MOVIE REWIND: “Beasts of the Southern Wild” (2012)

File:Beats-of-the-southern-wild-movie-poster.jpgBecause there is a seemingly infinite amount of movies you could watch, allow us to introduce MOVIE REWIND here at Reel Reactions, a place where my fellow writers and I can discuss movies that we never got the chance to and review films that demand to be seen if you haven’t already, be them recent hits, hidden gems, or acclaimed classics. With the 2013 Sundance Film Festival currently underway and the awards season reaching its climax with the forthcoming Academy Awards, it could not be a better time to sit down and watch Beasts of the Southern Wild, last year’s Sundance winner and one of the best films of 2012. Nominated for 4 Oscars, including Best Adapted Screenplay, Best Actress, Best Director, and Best Picture, Beasts is a lyrical masterpiece, a small fable with big themes and even bigger emotions. If you missed this independent darling when it was released in May of 2012, it’s now in theaters once again thanks to its Oscar momentum and it’s also on DVD, Blu-Ray, and On Demand, so let’s take a movie rewind:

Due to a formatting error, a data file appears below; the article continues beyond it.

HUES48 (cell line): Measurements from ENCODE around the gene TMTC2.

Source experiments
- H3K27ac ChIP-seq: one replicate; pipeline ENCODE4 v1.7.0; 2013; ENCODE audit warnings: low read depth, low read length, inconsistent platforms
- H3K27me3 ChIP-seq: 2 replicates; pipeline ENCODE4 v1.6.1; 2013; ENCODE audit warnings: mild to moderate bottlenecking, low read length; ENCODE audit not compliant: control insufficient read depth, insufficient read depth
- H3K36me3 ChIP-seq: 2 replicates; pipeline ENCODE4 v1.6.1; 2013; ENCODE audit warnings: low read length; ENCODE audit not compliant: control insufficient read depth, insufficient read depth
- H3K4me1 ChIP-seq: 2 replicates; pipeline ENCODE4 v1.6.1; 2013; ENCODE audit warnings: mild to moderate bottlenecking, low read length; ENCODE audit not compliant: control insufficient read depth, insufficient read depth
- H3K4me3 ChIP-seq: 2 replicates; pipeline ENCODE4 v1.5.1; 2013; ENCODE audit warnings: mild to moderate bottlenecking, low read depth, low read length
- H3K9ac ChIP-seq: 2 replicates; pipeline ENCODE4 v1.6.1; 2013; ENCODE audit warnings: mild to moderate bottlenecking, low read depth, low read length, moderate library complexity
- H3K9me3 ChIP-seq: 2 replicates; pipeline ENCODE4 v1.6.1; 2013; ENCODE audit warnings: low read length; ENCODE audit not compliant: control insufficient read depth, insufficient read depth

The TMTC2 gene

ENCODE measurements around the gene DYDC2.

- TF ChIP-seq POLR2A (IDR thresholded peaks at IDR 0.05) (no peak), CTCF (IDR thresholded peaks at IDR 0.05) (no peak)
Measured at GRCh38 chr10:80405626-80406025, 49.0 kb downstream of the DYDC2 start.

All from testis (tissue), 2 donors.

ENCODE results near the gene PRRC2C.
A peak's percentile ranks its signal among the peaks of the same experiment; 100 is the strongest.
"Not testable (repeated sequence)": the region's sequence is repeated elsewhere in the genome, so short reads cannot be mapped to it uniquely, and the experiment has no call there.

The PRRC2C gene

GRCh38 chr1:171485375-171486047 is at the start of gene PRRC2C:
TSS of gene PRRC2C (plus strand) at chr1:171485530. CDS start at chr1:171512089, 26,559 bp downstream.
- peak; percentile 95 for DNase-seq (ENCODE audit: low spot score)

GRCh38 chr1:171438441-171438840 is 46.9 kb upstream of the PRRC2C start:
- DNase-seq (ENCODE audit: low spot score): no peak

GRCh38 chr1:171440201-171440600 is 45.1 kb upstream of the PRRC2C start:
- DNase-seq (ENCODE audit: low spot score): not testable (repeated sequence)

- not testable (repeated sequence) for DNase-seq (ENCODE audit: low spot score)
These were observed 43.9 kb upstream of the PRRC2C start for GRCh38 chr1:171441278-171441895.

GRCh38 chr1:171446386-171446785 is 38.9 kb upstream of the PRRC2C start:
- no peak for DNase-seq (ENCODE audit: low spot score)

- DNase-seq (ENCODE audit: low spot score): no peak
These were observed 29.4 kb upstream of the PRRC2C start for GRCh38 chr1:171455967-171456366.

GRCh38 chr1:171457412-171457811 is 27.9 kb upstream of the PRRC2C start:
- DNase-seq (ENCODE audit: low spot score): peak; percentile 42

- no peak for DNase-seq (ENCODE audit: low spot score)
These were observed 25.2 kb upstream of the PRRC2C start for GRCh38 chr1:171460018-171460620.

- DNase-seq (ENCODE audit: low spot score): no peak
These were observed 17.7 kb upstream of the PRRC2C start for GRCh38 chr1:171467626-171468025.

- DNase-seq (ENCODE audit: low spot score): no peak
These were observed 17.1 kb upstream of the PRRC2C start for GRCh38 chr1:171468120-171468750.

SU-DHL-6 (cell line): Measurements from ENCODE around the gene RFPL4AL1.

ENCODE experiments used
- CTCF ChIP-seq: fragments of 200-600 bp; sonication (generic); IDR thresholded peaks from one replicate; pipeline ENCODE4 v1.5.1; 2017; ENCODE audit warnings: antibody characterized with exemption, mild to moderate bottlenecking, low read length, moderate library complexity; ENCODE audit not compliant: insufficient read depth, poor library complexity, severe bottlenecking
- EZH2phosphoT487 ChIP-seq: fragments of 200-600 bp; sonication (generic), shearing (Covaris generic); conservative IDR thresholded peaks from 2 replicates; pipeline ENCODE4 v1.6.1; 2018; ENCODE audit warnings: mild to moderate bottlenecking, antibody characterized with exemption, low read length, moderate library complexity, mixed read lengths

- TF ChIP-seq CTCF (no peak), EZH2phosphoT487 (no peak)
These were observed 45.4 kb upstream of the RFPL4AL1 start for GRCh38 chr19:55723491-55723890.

In a summer season stuffed with superhero blockbusters and high-octane reboots, it’s always a complete joy when a small little film comes along with a bigger heart than any of the box office titans combined. Beasts of the Southern Wild, the debut feature from director Benh Zeitlin, is that type of film. Beasts is pure cinematic poetry, a film bursting with poignancy and passion and one with a performance by Quvenzhané Wallis that’s so enchanting, you’ll do a jaw-dropping double take when you realize she was only 6-years-old at the time of filming.